Despite the unrealistic social expectations placed upon women, your vagina will never smell like a springtime rose.
Strong or unusual vaginal odour is very common among all age groups.
It’s often accompanied by a change in discharge. It’s entirely normal to have clear or white discharge that changes throughout your monthly cycle.
Sometimes, it’ll dry to a slight yellow colour in your underwear.
ON THIS PAGE
- What can cause unusual vaginal odour?
- Tips on genital hygiene
- When to visit your GP
- About Dr Achala Manchanda
However, normal vaginal discharge shouldn’t generally bother you. If a curious odour is evident for more than a few days or is noticeably strong, you may have something going on downstairs.
Women sometimes describe the odd smell as fishy, yeasty, ammonia-like, or even metallic.
When accompanied by vaginal discomfort, itching, or a change in the colour or amount of discharge compared to normal, you can be almost certain something is amiss.
Your vagina does an excellent job taking care of itself. With a healthy pH (acidity) level between 3.8 and 4.5, it will self-clean while fighting off nasty, odour-causing bacteria.
On the other hand, problems can arise if the balance of pH, bacteria, and yeast is interrupted.
What Can Cause an Unusual Vaginal Odour?
There are lots of possible causes of a smelly vagina, and here are a few of the most common.
Bacterial vaginosis (BV) is the most common vaginal infection affecting women aged 15 to 44.
It’s caused by a bacterial imbalance in the vagina, with a reduction of the ‘good’ vaginal bacteria (lactobacillus) and an overgrowth of the ‘bad’ Gardnerella bacteria. The latter is commonly found at lower levels in the vagina.
Typical symptoms include a fishy odour and grey or watery vaginal discharge.
Most GPs have removed tampons forgotten from previous menstrual cycles. Women are often mortified when this happens, yet I reassure them that they’re only human with busy lives full of distractions.
Once you’ve had a tampon removed, it’s important to be alert to any ongoing vaginal discomfort or flu-like symptoms. Any abnormal odours or discharge should disappear after a few days.
Please see your GP if symptoms don’t improve.
SEXUALLY TRANSMITTED INFECTIONS (STI)
Trichomonas is an uncommon sexually transmitted infection that can result in a change in vaginal odour.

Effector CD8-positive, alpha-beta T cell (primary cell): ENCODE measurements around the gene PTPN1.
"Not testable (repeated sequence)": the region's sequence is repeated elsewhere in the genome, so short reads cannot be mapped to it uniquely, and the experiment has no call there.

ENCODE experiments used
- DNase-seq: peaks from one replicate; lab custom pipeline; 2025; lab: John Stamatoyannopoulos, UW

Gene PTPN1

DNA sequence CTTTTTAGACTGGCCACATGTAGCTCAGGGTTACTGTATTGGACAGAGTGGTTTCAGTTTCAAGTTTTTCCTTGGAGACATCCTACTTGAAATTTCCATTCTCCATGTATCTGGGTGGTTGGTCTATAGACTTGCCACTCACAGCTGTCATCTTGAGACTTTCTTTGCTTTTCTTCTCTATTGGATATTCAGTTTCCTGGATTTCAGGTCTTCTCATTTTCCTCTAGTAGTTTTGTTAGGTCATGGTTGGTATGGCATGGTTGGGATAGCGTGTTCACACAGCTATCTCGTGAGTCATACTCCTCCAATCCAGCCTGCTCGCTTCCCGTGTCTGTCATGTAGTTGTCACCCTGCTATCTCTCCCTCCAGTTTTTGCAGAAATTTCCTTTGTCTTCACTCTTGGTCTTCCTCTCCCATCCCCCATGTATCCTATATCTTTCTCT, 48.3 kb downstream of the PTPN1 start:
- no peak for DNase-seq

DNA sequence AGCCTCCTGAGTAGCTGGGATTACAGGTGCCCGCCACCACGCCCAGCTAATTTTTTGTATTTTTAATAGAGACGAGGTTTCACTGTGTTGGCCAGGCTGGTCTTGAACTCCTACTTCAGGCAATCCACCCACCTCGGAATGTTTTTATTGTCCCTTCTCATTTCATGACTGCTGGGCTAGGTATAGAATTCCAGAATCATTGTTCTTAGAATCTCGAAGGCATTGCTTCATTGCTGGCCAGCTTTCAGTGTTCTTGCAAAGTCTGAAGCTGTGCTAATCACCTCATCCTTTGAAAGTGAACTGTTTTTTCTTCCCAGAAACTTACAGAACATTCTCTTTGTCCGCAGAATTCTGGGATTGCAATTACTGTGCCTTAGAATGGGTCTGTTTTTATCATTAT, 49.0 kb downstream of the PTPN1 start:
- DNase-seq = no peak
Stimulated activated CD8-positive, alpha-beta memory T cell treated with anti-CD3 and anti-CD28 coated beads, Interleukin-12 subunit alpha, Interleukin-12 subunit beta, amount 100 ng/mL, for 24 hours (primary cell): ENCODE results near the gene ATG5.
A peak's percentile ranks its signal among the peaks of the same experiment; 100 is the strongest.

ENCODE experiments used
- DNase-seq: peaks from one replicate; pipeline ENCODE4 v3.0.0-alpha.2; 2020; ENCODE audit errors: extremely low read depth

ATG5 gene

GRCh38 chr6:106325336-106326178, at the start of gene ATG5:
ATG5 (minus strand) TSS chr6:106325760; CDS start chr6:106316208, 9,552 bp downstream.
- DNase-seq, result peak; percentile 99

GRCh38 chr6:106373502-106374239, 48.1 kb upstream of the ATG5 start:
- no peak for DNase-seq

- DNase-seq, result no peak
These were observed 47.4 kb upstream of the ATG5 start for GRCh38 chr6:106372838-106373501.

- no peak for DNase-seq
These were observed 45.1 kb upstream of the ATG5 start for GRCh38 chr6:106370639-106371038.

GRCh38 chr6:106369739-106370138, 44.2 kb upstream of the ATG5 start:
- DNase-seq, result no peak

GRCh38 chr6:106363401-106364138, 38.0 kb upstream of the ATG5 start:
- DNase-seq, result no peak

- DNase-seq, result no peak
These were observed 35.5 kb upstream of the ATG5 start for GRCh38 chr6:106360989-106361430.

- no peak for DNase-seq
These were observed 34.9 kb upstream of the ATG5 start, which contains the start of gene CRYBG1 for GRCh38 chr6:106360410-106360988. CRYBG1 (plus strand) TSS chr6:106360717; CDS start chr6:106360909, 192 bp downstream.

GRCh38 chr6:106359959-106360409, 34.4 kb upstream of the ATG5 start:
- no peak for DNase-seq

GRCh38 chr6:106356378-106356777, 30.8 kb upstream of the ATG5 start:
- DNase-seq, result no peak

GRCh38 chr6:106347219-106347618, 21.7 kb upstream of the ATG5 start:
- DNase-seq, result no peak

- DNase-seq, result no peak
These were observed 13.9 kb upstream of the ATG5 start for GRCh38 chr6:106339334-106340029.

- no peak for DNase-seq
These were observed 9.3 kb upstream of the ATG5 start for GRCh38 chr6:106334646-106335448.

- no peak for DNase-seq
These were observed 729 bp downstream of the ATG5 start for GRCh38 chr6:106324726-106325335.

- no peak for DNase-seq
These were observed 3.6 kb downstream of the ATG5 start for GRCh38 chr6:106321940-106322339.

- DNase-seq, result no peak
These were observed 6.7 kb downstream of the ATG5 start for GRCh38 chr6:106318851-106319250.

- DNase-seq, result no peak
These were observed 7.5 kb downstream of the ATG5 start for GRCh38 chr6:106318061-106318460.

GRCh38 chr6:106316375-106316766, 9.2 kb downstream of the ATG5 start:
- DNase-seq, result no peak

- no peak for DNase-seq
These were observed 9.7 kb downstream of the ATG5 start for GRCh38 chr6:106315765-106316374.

Tips on Genital Hygiene
Here are some great hygiene tips to consider practising as part of your routine.
GENTLE WASHING HELPS PH STAY BALANCED
Avoid washing your genital area with soap – especially inside your vagina. Most soaps, including scented body wash and so called ‘feminine products’, can mess with the vagina’s natural acidity, helping ‘bad’ bacteria to flourish.
Warm water does the job just fine.
As semen and lubricants can interrupt your pH level while introducing bacteria, it’s wise to wash after sexual intercourse.
I’m certainly not suggesting you ruin the mood by rushing into the shower; just have a good rinse when you can.
SAY “NO” TO DOUCHES
As your vagina is perfectly capable of cleaning itself, there’s no need for douches.
Douches are unnecessary products commonly marketed in the USA to ‘keep your vagina clean’. There’s no scientific evidence whatsoever for this claim.
Worse still, douching will likely wash away the good bacteria in your vagina. The result is often a compromised pH level, followed by unwanted infections and odours.
AVOID INTERNAL DEODORISING PRODUCTS
Avoid any products that suggest your vagina should smell like coconut vanilla pudding. The concept is utterly ridiculous.
Marketers play on many women’s insecurities about natural vaginal odour being off-putting. I find it offensive to infer women’s genitals are dirty and need to be freshened and perfumed.
Vaginal deodorisers are bad for you, and they can unbalance your vaginal flora and create the problems they claim to solve.
WEAR CLOTHING THAT LETS YOUR VAGINA BREATH
Cotton underwear is preferable to silk or polyester undies. Err on the side of loose clothing. Change out of sweaty activewear ASAP after exercise.
I don’t recommend wearing pantyliners every day, either. They can irritate your genital skin.
It’s also a good idea to remove any wet clothes as soon as practical following swimming or exercise.
Some other hygiene tips:
- Always wipe your vagina from front to back.
- Take a shower after exercise or excessive sweating.
- Don’t insert objects into your vagina that have been in your anus, such as sex toys.
- To avoid a UTI, remember to urinate after intercourse.
When to Visit Your GP
You know your body better than anyone else. My advice? Follow your instincts. If you feel things aren’t quite right, skip the home remedies and over-the-counter treatments and get to your GP.
Indicators you may need to visit a doctor include:
- an odour that seems to be getting stronger;
- a persistent change in the colour or amount of vaginal discharge; or
- itching or burning.
Your GP will usually take a detailed history, perform an examination and possibly collect a vaginal swab. If you don’t feel comfortable with having a GP take a swab, you can always self-collect in the clinic’s bathroom.
Some vaginal infections, such as bacterial vaginosis, can be treated with internal creams and gels. STIs such as trichomonas might require tablet antibiotics.
It’s best to avoid over-the-counter products such as the Vagisil and Femfresh range, as they can do more harm than good. Studies have shown that such products impact lactobacillus growth – the good bacteria in your vagina.
Please don’t delay seeing a GP if any of the above indicators are present.
Infections that aren’t adequately treated can cause further complications with your pelvic area and even lead to infertility.
Dr Achala Manchanda is a local GP at Doctors of South Melbourne.